It makes me think that perhaps my mom is right (as she almost always is) – things really do change after marriage. Happily ever after isn’t quite what it is cut out to be. The real work actually does start after you say I do. It really gets one thinking..

The other thing worth mentioning is that the title of the book is genius. I didn’t get it at first. But when it was it explained it made so much sense. How in a way, we are all made of water. We can be gently floating along most of the time, but also strong and powerful when we need to be. And like water, we tend to take the road of least resistance. Another interesting point to think about.

I am eager to read some of his previous books!

Borei Angkor – Surprisingly Good Value


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Since both the Shinta Mani hotels were full (not surprising since they are well situated, reasonably priced and look very new and contemporary!), we ended up at the Borei Angkor during our trip to Siem Reap last December. While it may not be the nicest hotel in the area, we found it surprisingly good value and were quite happy with it!

The Borei Angor = Privilieged Floor: The important thing to note about the Borei Angkor is that it is the same hotel as the Priviliged Floor. This is not immediately obvious on Tripadvisor. The Priviliged Floor is ranked the #3 top hotel in Siem Reap with a price tag in the low US$200s. The Borei Angkor on the other hand is ranked #20 and costs a little less than US$100. But they are actually both in the same complex sharing the same facilities (very tricky marketing here!).

So what is the difference? From what I can tell the Privileged Floor is essentially the equivalent of a club floor. You get access to a special lounge as well as 24/7 personal butler and a car service. According to the reviews, the service is top notch and even a little bit over attentive. But the hardware for both “hotels” are more or less the same. Since we had already arranged our own driver/tour guide and don’t have much use for more personal attention the cheaper Borei Angkor was the obvious choice for us.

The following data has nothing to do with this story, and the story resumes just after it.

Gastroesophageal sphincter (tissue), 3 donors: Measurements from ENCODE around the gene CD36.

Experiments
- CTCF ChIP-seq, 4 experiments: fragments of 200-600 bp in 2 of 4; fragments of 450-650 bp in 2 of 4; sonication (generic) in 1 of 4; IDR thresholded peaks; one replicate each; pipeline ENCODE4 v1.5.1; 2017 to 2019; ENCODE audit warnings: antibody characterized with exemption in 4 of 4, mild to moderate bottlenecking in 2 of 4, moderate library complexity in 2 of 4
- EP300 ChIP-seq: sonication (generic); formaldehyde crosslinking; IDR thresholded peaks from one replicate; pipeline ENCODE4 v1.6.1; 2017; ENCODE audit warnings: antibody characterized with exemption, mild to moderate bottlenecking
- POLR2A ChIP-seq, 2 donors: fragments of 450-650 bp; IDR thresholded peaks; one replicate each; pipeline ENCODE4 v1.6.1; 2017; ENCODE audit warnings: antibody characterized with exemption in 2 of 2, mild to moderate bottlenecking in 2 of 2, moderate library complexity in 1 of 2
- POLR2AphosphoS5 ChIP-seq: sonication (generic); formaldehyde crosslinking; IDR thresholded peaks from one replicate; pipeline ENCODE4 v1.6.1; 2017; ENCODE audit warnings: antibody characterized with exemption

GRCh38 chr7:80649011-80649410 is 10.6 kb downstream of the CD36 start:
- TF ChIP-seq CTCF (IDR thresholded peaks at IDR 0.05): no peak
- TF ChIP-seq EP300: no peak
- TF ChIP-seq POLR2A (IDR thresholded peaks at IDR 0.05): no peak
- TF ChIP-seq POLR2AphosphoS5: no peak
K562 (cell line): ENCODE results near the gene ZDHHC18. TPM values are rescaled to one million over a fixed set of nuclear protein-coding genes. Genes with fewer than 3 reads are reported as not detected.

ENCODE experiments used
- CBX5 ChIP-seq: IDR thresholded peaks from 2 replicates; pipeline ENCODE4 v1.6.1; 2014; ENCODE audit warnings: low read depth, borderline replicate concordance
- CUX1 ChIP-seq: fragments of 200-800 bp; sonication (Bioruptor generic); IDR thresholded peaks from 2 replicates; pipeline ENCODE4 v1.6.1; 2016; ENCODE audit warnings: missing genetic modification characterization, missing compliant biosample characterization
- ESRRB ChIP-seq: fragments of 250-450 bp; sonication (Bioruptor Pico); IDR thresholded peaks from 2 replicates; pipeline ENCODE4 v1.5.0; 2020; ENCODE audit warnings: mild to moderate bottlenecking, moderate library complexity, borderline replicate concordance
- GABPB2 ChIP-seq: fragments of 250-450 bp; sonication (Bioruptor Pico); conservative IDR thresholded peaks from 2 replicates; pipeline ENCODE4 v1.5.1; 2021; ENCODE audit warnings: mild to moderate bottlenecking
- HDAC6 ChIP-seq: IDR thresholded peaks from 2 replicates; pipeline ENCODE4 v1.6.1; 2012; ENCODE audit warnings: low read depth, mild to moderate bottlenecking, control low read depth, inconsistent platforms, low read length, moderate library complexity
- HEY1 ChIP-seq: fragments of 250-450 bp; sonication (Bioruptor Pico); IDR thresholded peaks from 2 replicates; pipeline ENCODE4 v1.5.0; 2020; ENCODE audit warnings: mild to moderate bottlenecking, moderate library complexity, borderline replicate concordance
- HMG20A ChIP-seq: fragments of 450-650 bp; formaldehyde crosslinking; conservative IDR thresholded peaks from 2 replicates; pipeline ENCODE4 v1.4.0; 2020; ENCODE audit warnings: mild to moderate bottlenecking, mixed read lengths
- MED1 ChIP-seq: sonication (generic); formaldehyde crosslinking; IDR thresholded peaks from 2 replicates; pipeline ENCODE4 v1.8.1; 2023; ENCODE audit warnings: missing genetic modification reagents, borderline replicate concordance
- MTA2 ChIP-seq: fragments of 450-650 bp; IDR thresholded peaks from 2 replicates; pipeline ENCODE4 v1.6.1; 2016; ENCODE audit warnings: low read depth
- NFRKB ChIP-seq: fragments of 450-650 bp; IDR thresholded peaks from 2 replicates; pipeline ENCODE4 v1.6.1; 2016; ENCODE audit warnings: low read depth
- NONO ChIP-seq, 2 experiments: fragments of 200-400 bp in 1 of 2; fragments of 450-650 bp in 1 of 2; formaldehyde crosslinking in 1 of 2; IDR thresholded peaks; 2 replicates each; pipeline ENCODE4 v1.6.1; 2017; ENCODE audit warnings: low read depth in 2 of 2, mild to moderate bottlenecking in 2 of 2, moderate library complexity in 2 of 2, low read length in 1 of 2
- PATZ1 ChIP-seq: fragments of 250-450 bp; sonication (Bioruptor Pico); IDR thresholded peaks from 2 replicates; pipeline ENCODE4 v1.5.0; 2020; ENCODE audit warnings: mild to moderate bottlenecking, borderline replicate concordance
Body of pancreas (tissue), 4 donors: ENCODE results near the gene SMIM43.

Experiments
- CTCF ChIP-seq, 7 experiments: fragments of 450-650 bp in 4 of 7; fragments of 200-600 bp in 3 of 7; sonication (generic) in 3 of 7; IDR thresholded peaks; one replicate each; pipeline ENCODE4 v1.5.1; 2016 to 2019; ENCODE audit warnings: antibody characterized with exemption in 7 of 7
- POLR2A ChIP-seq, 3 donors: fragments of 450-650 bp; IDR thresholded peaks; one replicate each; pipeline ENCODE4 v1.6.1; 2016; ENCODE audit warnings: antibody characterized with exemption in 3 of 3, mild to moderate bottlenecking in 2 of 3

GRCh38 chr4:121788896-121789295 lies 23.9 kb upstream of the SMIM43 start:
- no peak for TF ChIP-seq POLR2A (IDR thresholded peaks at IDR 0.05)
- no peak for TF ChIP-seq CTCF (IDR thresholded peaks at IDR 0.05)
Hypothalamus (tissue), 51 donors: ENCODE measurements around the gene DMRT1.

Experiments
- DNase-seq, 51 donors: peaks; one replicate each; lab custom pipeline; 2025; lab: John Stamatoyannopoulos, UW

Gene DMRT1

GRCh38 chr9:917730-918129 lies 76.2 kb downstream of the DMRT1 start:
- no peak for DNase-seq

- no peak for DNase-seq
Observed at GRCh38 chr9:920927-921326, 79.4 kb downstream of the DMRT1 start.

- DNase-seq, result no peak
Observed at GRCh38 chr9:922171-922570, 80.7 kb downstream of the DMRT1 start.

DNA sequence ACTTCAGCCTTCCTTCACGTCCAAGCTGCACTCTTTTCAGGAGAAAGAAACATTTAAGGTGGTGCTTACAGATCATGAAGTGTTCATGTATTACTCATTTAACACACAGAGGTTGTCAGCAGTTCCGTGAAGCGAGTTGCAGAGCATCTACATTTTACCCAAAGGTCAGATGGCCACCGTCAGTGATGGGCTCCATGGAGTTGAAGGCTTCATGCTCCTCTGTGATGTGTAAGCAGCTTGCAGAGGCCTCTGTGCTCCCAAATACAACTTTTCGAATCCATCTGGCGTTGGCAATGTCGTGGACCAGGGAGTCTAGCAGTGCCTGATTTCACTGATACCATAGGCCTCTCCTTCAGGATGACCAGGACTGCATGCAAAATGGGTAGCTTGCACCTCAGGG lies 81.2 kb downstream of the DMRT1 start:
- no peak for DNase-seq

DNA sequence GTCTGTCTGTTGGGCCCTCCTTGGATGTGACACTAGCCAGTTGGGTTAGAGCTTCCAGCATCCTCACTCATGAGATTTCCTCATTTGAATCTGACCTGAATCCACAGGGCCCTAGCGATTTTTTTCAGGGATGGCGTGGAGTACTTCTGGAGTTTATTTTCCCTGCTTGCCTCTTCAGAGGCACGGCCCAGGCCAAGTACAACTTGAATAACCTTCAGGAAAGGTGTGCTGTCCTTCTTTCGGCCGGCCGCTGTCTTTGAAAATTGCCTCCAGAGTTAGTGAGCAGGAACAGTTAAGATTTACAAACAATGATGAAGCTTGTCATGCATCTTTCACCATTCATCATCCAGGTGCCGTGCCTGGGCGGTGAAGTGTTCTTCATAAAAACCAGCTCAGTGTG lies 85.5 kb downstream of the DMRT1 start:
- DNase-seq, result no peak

Location: The Borei Angkor is not quite as ideally situated as one would like within walking distance to the Old Market and the Pub Street Area (where all the action is). But it is not far. About 5-10 minutes away by tuk tuk (~US$4 for 4 people). Since we spent most of the day at the temples and only went to town for dinner and shopping, we thought the distant was reasonable. Otherwise there is really nothing of interest near the hotel.

It was also only about a 15-20 minute drive from the airport and about 20 minutes to Angkor Wat. But I’m guessing you can say that for pretty much everywhere, since the whole town seems to have been built around Angkor Wat.

Airpor transfer: Our package included airport transfer (which seems to be the norm in Siem Reap). I read about cases where the hotel forgot to pick guests up from the airport, but we reconfirmed twice and was duly picked up at arrivals. But we did have to share our ride with another guest. It seems that they have a free airport shuttle service that just goes around and around, and you sign up for a specific timeslot in advance. We actually missed our scheduled time going back to the airport, and caught the ride half a hour later. TIP: The airport is so close by and so small we had more than an hour to spare after immigration. Do NOT go to the airport too early. Leaving the hotel 2 hours ahead of flight time is fine.

The hotel: When we went, the entrance of the hotel was marked by a somewhat tacky large red ball (which can double as Christmas and Chinese New Year decor I supposed). But it was a welcome sight compared to the surroundings (very local and industrial).

From an international traveler perspective however, the hotel is definitely dated with some wear and tear here and there. It felt a little bit like I walked into a time capsule. The lobby was probably grand a few decades ago. But it was clean (with maybe only a few mosquito looking insects flying around the lobby), the check-in process was smooth and we were quickly shown to our third floor rooms.


The Rooms: Having read the reviews about tired looking rooms, we went for the Landmark rooms hoping for a better experience (it is supposed to be part of the “newer” wing). The price difference was very small. And since my expectations were not that high to begin with, we were actually pleasantly surprised!/home/wpcom/public_html/wp-content/blogs.dir/044/6299064/files/2015/01/img_4126.jpg